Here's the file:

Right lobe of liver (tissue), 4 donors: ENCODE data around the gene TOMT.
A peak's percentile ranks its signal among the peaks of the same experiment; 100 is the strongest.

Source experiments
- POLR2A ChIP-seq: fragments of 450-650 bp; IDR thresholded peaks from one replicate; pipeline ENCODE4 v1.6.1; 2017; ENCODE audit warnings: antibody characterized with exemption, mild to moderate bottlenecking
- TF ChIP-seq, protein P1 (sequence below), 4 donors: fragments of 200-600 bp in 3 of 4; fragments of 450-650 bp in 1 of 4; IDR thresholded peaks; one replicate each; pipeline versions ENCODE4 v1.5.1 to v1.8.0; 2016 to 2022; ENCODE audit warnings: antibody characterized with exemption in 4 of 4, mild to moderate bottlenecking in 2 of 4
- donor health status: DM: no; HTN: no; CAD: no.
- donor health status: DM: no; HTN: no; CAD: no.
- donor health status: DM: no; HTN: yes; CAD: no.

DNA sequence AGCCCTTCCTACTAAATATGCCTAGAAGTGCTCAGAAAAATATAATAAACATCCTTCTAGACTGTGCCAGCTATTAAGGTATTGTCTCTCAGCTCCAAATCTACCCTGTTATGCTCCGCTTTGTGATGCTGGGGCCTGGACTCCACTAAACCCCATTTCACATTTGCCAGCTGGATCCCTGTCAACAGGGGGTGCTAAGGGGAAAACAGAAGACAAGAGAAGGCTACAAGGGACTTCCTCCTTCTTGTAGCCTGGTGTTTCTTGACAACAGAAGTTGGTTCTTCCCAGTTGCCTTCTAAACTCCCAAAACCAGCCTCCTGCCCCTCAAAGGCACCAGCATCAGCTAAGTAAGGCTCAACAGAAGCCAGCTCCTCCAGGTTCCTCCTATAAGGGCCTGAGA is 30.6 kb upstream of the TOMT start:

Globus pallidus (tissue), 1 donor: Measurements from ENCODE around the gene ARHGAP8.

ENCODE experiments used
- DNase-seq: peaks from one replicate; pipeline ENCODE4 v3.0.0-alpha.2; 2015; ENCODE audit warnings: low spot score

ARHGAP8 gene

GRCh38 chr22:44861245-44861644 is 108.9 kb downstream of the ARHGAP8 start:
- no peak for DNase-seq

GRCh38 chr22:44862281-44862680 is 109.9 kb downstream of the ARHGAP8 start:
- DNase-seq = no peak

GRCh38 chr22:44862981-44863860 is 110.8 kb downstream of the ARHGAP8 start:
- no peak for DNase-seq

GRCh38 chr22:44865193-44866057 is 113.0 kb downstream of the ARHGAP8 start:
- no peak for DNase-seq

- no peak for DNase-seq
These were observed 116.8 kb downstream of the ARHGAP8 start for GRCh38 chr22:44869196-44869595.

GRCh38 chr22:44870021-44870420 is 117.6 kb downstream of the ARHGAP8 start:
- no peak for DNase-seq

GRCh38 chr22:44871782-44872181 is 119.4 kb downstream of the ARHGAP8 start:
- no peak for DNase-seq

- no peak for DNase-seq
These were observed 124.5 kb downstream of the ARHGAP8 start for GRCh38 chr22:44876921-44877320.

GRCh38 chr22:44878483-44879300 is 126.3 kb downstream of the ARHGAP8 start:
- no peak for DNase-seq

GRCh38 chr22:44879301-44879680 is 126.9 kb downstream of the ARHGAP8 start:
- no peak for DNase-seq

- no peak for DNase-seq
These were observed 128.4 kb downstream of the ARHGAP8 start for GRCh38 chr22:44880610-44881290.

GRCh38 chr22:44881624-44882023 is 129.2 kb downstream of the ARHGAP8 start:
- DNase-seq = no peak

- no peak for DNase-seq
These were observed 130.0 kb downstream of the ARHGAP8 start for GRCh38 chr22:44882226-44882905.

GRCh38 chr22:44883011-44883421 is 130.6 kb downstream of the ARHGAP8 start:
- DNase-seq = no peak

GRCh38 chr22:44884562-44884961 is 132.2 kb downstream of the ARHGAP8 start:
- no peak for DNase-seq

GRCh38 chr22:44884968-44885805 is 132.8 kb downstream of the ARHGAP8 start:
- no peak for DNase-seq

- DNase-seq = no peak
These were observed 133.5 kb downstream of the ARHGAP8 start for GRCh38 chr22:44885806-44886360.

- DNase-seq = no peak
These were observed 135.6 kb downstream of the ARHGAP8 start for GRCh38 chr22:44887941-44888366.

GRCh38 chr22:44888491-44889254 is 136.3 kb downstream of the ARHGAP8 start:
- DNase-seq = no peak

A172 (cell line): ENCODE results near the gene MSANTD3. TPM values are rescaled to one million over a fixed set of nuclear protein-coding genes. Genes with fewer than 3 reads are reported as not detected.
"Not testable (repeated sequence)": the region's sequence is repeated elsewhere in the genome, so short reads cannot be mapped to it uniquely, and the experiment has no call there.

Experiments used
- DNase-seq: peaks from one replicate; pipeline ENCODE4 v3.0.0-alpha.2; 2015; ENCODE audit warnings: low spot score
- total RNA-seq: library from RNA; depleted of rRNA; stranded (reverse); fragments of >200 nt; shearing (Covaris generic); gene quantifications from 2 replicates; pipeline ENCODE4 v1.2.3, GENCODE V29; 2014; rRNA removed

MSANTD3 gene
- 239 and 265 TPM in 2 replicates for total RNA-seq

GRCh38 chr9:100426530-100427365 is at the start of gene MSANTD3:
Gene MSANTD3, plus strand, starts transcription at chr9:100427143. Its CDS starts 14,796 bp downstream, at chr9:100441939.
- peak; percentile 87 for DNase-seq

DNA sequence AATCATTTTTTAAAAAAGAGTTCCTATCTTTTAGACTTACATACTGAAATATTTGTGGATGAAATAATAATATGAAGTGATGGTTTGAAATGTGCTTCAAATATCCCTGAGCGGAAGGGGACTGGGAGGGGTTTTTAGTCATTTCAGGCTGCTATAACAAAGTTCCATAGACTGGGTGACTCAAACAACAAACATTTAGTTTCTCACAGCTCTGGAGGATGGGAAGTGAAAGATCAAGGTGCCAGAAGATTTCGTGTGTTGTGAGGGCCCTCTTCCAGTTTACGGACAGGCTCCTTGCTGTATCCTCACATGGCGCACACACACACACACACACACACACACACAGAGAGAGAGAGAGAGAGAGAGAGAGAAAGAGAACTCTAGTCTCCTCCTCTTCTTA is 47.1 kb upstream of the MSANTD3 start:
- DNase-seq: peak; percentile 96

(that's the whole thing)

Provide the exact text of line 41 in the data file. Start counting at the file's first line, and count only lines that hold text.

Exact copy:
- DNase-seq = no peak